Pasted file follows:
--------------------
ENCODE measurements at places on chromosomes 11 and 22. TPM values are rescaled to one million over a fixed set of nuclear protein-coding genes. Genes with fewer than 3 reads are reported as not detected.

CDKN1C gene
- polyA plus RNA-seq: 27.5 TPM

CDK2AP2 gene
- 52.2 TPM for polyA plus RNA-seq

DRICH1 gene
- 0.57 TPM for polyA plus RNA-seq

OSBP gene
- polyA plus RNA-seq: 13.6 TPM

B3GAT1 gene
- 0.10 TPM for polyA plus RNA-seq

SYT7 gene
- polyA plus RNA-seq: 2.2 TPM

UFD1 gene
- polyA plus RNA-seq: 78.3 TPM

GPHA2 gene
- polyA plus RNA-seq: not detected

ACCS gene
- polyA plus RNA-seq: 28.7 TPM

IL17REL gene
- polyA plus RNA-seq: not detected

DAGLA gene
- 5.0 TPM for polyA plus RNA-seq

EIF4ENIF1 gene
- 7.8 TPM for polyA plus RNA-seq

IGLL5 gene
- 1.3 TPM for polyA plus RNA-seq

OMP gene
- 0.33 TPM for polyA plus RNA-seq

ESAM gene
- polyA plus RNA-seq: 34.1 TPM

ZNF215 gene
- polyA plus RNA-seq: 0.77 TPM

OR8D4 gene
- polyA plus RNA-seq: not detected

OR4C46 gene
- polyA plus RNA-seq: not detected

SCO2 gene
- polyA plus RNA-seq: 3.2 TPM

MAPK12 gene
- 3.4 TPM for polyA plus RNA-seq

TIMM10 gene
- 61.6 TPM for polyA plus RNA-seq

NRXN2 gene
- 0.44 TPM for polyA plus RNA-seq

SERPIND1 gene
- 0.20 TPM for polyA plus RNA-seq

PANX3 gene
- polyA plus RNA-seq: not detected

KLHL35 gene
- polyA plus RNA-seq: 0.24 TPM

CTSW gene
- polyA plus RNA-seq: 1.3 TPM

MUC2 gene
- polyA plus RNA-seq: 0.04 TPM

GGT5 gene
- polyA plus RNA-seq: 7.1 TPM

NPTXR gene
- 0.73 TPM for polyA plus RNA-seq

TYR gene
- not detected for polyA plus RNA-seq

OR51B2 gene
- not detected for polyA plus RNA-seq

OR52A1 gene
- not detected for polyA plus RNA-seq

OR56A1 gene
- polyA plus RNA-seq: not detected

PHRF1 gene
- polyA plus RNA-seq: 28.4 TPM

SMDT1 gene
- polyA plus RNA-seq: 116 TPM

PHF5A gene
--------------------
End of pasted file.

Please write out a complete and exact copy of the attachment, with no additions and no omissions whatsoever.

ENCODE measurements at places on chromosomes 11 and 22. TPM values are rescaled to one million over a fixed set of nuclear protein-coding genes. Genes with fewer than 3 reads are reported as not detected.

CDKN1C gene
- polyA plus RNA-seq: 27.5 TPM

CDK2AP2 gene
- 52.2 TPM for polyA plus RNA-seq

DRICH1 gene
- 0.57 TPM for polyA plus RNA-seq

OSBP gene
- polyA plus RNA-seq: 13.6 TPM

B3GAT1 gene
- 0.10 TPM for polyA plus RNA-seq

SYT7 gene
- polyA plus RNA-seq: 2.2 TPM

UFD1 gene
- polyA plus RNA-seq: 78.3 TPM

GPHA2 gene
- polyA plus RNA-seq: not detected

ACCS gene
- polyA plus RNA-seq: 28.7 TPM

IL17REL gene
- polyA plus RNA-seq: not detected

DAGLA gene
- 5.0 TPM for polyA plus RNA-seq

EIF4ENIF1 gene
- 7.8 TPM for polyA plus RNA-seq

IGLL5 gene
- 1.3 TPM for polyA plus RNA-seq

OMP gene
- 0.33 TPM for polyA plus RNA-seq

ESAM gene
- polyA plus RNA-seq: 34.1 TPM

ZNF215 gene
- polyA plus RNA-seq: 0.77 TPM

OR8D4 gene
- polyA plus RNA-seq: not detected

OR4C46 gene
- polyA plus RNA-seq: not detected

SCO2 gene
- polyA plus RNA-seq: 3.2 TPM

MAPK12 gene
- 3.4 TPM for polyA plus RNA-seq

TIMM10 gene
- 61.6 TPM for polyA plus RNA-seq

NRXN2 gene
- 0.44 TPM for polyA plus RNA-seq

SERPIND1 gene
- 0.20 TPM for polyA plus RNA-seq

PANX3 gene
- polyA plus RNA-seq: not detected

KLHL35 gene
- polyA plus RNA-seq: 0.24 TPM

CTSW gene
- polyA plus RNA-seq: 1.3 TPM

MUC2 gene
- polyA plus RNA-seq: 0.04 TPM

GGT5 gene
- polyA plus RNA-seq: 7.1 TPM

NPTXR gene
- 0.73 TPM for polyA plus RNA-seq

TYR gene
- not detected for polyA plus RNA-seq

OR51B2 gene
- not detected for polyA plus RNA-seq

OR52A1 gene
- not detected for polyA plus RNA-seq

OR56A1 gene
- polyA plus RNA-seq: not detected

PHRF1 gene
- polyA plus RNA-seq: 28.4 TPM

SMDT1 gene
- polyA plus RNA-seq: 116 TPM

PHF5A gene